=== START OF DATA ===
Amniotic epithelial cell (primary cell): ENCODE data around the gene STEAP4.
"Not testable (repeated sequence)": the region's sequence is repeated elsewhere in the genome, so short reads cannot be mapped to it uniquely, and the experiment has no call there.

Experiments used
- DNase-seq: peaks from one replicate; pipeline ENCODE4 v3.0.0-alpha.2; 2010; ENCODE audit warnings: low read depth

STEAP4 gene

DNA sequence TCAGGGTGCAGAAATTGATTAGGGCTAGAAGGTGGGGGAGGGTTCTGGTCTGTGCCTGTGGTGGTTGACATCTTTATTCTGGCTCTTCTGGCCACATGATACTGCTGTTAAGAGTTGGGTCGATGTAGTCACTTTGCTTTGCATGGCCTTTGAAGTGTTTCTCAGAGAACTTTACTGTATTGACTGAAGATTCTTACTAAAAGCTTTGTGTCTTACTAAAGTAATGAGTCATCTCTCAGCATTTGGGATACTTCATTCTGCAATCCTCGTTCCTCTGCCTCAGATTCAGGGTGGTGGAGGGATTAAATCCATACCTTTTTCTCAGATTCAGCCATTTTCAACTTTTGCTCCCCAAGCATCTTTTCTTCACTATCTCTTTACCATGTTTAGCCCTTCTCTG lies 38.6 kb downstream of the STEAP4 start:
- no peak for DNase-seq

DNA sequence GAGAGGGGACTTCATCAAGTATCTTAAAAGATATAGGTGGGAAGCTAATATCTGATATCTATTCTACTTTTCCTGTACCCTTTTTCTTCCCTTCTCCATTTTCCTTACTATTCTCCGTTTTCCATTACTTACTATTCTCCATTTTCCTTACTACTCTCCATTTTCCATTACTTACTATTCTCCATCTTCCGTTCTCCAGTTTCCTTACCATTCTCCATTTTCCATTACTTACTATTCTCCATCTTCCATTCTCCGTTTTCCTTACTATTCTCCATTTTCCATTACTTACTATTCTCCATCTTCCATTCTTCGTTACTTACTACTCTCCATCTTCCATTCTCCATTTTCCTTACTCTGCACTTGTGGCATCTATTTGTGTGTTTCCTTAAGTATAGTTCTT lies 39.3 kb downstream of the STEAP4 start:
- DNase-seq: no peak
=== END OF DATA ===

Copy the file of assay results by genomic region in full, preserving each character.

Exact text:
Amniotic epithelial cell (primary cell): ENCODE data around the gene STEAP4.
"Not testable (repeated sequence)": the region's sequence is repeated elsewhere in the genome, so short reads cannot be mapped to it uniquely, and the experiment has no call there.

Experiments used
- DNase-seq: peaks from one replicate; pipeline ENCODE4 v3.0.0-alpha.2; 2010; ENCODE audit warnings: low read depth

STEAP4 gene

DNA sequence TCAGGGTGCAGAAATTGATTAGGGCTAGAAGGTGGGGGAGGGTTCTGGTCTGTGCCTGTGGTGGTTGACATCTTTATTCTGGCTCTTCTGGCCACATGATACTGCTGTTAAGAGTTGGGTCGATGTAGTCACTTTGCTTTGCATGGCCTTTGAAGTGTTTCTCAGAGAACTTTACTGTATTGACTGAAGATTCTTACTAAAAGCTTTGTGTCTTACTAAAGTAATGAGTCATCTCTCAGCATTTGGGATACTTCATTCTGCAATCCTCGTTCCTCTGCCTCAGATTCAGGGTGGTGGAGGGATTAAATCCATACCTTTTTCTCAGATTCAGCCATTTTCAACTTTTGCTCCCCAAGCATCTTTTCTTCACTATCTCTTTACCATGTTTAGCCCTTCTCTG lies 38.6 kb downstream of the STEAP4 start:
- no peak for DNase-seq

DNA sequence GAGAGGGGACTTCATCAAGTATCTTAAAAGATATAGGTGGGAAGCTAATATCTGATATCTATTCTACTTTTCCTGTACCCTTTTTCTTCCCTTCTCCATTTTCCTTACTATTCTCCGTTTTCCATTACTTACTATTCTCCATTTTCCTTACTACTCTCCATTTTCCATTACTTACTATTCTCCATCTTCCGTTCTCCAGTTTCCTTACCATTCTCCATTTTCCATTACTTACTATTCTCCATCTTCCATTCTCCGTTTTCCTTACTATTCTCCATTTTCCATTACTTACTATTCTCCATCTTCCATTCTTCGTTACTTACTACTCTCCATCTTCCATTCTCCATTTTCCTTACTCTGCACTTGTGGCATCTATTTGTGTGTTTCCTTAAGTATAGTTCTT lies 39.3 kb downstream of the STEAP4 start:
- DNase-seq: no peak